As individuals live longer with HIV, this “graying of the HIV epidemic” has introduced a new set of challenges including a growing number of age and inflammation-related diseases such as cardiovascular disease, type II diabetes, cancer, and dementia. The biological underpinnings of these complex and co-morbid diseases are not fully understood and become very difficult to disentangle in the context of HIV and aging. In the current review we examine the contributions and interactions of HIV, stress, and cognitive impairment and query the extent to which inflammation is the linchpin in these dynamic interactions. Given the inter-relatedness of stress, inflammatory mechanisms, HIV, and cognitive impairment, future work will either need to address multiple dimensions simultaneously or embrace the philosophy that breaking the aberrant cycle at any one point will subsequently remedy the other related systems and processes. Such a single-point intervention may be effective in early disease states, but after perpetuation of an aberrant cycle, adaptations in an attempt to internally resolve the issue will likely lead to the need for multifaceted interventions. Acknowledging that HIV, inflammation, and stress may interact with one another and collectively impact cognitive ability is an important step in fully understanding an individual's complete clinical picture and moving towards personalized medicine.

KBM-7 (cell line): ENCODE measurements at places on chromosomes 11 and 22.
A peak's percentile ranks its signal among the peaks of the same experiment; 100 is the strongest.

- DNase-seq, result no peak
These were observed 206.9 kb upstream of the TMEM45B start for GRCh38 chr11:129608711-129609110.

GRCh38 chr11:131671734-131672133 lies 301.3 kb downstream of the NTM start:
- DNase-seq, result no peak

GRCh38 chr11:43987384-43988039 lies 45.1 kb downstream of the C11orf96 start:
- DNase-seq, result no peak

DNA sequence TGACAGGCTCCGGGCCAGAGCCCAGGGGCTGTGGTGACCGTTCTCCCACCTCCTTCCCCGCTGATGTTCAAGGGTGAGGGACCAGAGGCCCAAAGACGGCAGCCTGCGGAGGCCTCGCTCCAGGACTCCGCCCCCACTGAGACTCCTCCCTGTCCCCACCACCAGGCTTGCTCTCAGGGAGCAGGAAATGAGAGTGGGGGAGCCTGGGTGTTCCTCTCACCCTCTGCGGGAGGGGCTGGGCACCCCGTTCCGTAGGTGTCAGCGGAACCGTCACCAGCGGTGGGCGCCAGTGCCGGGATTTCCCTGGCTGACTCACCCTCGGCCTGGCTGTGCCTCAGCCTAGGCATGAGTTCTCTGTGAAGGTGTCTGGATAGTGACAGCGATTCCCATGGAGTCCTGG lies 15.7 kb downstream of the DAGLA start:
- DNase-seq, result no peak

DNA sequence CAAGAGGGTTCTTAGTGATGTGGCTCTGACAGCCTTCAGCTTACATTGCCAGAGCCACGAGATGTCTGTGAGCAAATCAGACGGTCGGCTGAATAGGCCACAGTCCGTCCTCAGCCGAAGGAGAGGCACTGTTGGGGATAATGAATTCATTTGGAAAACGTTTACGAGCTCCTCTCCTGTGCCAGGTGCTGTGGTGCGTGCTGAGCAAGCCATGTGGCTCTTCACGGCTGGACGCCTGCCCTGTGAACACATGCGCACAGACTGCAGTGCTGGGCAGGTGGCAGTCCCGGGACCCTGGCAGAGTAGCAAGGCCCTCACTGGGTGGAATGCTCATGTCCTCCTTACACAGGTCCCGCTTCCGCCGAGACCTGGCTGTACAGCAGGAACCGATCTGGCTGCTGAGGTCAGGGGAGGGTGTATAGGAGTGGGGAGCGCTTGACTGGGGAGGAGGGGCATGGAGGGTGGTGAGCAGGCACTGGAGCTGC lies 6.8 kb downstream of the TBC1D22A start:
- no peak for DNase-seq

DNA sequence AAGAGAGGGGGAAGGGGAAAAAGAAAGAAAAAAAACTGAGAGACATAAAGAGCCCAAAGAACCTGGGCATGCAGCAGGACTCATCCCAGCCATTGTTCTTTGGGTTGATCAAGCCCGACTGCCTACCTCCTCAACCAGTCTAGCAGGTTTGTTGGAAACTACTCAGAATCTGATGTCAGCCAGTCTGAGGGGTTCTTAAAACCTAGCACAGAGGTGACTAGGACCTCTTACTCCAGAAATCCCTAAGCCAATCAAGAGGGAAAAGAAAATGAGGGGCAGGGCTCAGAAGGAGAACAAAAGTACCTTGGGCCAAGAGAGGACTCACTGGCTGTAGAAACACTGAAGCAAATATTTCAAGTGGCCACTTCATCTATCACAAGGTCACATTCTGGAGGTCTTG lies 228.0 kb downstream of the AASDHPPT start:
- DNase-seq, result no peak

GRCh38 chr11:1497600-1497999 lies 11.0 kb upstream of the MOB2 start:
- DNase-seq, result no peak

ASJC Scopus subject areas
- Molecular Biology
- Endocrine and Autonomic Systems
- Cellular and Molecular Neuroscience